Professors worried students will share lectures with 'right wing sites'

  • Professors across the country are expressing concern over courses being moved online as a result of the coronavirus pandemic.
  • One professor expressed concern that "right wing sites" could expose what is being taught in college courses.

Professors across the country are taking to social media to express their concern over being forced to deliver their course lectures online amid the coronavirus outbreak, sharing with each other tips on how to limit the number of people who are able to see what they're teaching students, and criticizing "right wing sites" and even Campus Reform, specifically.

Texas Christian University Associate Professor of Political Science Emily Farris tweeted Thursday, "if you are recording a lecture on anything controversial, be prepared for right wing sites to ask students to share it." Campus Reform reached out to Farris via Twitter Direct Messaging to allow her the opportunity to further explain her comments or to clarify. She later blocked the author of this article on Twitter.

"if you are recording a lecture on anything controversial, be prepared for right wing sites to ask students to share it"   

[RELATED: Professor worries students will share 'controversial' recorded lectures as classes move online]

LaSalle University Assistant Professor of Public Health Christen Rexing replied to Farris' tweet, asking why others could find topics such as "gun safety, women's health, elections, etc." to be "controversial, as they are "evidence-based." 

"Seems like the flood gates could open," Rexing commented in response to courses moving online.

University of North Carolina political science graduate student Stephanie Shady also weighed in, saying, "Annnnd I just realized that the second half of my course focuses on public opinion towards and politicization of immigration. This will be interesting." Another user with the Twitter name "Prof CWO" replied "Sigh, I teach about white nationalism and this has been my biggest fear since we began transitioning to online instruction."

Columbia University political science professor Jeffrey Lax said he has been "thinking about" how students would be able to record classes.

Trinity College Associate Professor of Political Science Isaac Kamola who, as Campus Reform previously reported sought to hire a "Campus Reform Early Responder," specifically mentioned Campus Reform in his reply to Farris.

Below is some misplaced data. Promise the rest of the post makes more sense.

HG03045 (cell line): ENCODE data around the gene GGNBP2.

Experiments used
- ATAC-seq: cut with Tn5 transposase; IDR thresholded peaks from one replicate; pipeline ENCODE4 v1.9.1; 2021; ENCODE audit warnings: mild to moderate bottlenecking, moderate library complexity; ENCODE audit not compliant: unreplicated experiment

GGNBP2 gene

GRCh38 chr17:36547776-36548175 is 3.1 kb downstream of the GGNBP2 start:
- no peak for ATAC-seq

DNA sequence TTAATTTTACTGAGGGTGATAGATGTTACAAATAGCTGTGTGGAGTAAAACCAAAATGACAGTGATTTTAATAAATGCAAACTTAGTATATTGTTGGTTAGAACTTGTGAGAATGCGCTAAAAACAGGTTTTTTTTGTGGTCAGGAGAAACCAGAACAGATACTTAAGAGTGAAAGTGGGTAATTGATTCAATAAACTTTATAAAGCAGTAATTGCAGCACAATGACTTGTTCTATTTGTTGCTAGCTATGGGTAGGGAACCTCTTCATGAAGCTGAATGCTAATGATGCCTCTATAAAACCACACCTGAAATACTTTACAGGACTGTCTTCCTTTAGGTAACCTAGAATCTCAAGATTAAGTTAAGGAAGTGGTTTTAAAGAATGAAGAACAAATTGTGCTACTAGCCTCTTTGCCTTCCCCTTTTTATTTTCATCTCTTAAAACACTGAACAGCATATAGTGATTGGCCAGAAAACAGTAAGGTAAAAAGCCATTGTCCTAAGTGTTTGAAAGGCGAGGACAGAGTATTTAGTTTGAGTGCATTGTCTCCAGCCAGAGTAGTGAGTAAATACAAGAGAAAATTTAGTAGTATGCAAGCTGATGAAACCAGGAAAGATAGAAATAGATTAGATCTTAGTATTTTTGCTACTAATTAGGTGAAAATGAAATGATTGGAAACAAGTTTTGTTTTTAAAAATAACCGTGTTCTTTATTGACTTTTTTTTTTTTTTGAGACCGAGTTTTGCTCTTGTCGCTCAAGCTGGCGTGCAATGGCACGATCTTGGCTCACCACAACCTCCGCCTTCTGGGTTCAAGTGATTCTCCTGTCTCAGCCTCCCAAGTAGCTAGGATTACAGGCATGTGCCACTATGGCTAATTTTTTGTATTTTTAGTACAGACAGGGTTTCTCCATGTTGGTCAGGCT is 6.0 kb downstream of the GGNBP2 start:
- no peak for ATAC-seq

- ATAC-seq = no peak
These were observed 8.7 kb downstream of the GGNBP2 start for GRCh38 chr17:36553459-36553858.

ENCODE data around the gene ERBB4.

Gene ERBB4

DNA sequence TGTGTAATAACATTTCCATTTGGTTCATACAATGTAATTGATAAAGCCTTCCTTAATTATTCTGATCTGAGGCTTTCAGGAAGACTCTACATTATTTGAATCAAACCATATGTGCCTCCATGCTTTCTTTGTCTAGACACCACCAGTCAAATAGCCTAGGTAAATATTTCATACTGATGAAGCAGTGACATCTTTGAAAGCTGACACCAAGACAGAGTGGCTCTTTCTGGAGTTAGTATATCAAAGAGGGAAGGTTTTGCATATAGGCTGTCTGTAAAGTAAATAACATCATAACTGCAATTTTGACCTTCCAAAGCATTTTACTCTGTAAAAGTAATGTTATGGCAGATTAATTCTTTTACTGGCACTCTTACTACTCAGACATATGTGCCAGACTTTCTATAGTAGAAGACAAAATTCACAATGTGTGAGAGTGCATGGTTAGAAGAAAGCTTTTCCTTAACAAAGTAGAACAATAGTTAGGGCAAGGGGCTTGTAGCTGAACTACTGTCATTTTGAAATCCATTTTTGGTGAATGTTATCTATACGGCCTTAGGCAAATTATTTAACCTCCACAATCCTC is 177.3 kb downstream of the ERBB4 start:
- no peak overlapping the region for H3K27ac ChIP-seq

[RELATED: Trinity College seeks 'Campus Reform Early Responder' to 'monitor' 'attacks' on profs]

"If Campus Reform harasses you or someone you know, the best response is to 'follow the money.' Campus Reform receives $1.4 million from the Leadership Institute, a Koch-funded organization designed to delegitimize academics they consider too left. They are not a new [sic] source," Kamola tweeted.

A user whose website says they are a history professor at a "community college in North Texas" wrote, "I'm taking steps to limit this but nothing is foolproof." 

Farris asked how Gunter was working to ensure her lectures are not made public, to which Gunter responded with one tip for her colleague.

"Instead of posting videos direct to LMS (which would then own them) I'm posting links to the videos on youtube. The videos themselves are 'unlisted' meaning you can't find them in a search or if you go to my page-only if you have the direct link. Doesn't stop link sharing though," Gunter said.

Follow the author of this article on Facebook: @JonStreetDC and Twitter: @JonStreet



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Jon Street
Jon Street | Managing Editor

Jon Street is a news editor for Campus Reform. Six years ago, Jon cut his reporting teeth fresh out of college as an intern at Media Research Center's CNSNews.com, where he interviewed multiple members of Congress and former presidential candidates. From there, he went on to complete a stint at Watchdog.org, where his exclusive, investigative work was picked up or cited by the New York Times, Washington Post, Fox News, National Review, and the Drudge Report, among others. More recently, Jon spent three years as an assistant editor at TheBlaze.com. In his free time, Jon enjoys trying new coffeehouses around the Washington, D.C. metropolitan area and traveling back to his home state of Missouri to spend time with his family.

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